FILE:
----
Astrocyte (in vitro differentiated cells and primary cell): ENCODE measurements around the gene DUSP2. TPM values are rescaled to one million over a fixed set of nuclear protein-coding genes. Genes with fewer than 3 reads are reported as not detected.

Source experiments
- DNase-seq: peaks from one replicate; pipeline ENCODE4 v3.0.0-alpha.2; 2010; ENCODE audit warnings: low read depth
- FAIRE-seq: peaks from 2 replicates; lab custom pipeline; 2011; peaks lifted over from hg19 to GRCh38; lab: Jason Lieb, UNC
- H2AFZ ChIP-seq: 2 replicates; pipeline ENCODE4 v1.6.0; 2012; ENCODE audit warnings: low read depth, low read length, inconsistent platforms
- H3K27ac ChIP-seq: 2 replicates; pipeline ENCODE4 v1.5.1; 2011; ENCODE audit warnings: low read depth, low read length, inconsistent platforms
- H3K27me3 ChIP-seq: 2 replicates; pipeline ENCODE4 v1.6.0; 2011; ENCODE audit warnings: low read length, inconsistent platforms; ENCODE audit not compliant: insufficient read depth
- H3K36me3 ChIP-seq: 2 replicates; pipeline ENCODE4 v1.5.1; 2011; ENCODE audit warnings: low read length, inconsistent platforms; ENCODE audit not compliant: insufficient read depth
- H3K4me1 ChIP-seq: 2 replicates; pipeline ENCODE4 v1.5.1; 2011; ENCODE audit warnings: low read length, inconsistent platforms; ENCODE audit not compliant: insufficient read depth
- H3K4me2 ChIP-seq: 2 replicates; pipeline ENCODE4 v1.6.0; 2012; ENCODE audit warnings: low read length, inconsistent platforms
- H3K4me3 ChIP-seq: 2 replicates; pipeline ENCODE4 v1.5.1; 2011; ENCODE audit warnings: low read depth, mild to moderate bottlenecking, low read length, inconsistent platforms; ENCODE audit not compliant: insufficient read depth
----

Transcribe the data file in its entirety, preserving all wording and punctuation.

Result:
Astrocyte (in vitro differentiated cells and primary cell): ENCODE measurements around the gene DUSP2. TPM values are rescaled to one million over a fixed set of nuclear protein-coding genes. Genes with fewer than 3 reads are reported as not detected.

Source experiments
- DNase-seq: peaks from one replicate; pipeline ENCODE4 v3.0.0-alpha.2; 2010; ENCODE audit warnings: low read depth
- FAIRE-seq: peaks from 2 replicates; lab custom pipeline; 2011; peaks lifted over from hg19 to GRCh38; lab: Jason Lieb, UNC
- H2AFZ ChIP-seq: 2 replicates; pipeline ENCODE4 v1.6.0; 2012; ENCODE audit warnings: low read depth, low read length, inconsistent platforms
- H3K27ac ChIP-seq: 2 replicates; pipeline ENCODE4 v1.5.1; 2011; ENCODE audit warnings: low read depth, low read length, inconsistent platforms
- H3K27me3 ChIP-seq: 2 replicates; pipeline ENCODE4 v1.6.0; 2011; ENCODE audit warnings: low read length, inconsistent platforms; ENCODE audit not compliant: insufficient read depth
- H3K36me3 ChIP-seq: 2 replicates; pipeline ENCODE4 v1.5.1; 2011; ENCODE audit warnings: low read length, inconsistent platforms; ENCODE audit not compliant: insufficient read depth
- H3K4me1 ChIP-seq: 2 replicates; pipeline ENCODE4 v1.5.1; 2011; ENCODE audit warnings: low read length, inconsistent platforms; ENCODE audit not compliant: insufficient read depth
- H3K4me2 ChIP-seq: 2 replicates; pipeline ENCODE4 v1.6.0; 2012; ENCODE audit warnings: low read length, inconsistent platforms
- H3K4me3 ChIP-seq: 2 replicates; pipeline ENCODE4 v1.5.1; 2011; ENCODE audit warnings: low read depth, mild to moderate bottlenecking, low read length, inconsistent platforms; ENCODE audit not compliant: insufficient read depth